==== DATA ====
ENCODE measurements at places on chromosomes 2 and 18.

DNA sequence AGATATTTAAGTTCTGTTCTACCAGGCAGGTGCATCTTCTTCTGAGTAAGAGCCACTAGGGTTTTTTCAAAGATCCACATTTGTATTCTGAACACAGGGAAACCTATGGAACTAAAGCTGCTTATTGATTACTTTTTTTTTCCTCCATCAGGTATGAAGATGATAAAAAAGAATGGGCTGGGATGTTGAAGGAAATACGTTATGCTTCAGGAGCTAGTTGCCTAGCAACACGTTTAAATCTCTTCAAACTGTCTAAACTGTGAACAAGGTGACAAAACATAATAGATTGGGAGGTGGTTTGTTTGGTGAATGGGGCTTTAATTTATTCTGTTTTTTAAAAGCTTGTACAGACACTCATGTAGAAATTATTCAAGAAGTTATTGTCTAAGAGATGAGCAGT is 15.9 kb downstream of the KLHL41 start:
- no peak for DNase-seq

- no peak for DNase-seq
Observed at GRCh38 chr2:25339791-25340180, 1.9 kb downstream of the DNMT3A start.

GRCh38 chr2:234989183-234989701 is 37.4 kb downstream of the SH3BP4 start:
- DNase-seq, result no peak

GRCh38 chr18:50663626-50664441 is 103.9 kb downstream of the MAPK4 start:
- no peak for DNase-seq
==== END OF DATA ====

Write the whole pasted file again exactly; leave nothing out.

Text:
ENCODE measurements at places on chromosomes 2 and 18.

DNA sequence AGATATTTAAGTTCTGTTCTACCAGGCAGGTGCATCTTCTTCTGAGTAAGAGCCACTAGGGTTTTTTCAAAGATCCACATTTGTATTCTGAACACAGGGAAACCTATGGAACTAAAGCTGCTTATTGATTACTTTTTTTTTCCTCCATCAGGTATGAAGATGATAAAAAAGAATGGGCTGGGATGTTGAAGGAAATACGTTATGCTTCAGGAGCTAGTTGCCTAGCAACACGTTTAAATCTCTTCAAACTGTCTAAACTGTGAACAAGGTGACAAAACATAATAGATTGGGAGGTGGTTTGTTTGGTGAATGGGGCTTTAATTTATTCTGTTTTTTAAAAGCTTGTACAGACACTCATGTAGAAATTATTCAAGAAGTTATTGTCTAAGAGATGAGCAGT is 15.9 kb downstream of the KLHL41 start:
- no peak for DNase-seq

- no peak for DNase-seq
Observed at GRCh38 chr2:25339791-25340180, 1.9 kb downstream of the DNMT3A start.

GRCh38 chr2:234989183-234989701 is 37.4 kb downstream of the SH3BP4 start:
- DNase-seq, result no peak

GRCh38 chr18:50663626-50664441 is 103.9 kb downstream of the MAPK4 start:
- no peak for DNase-seq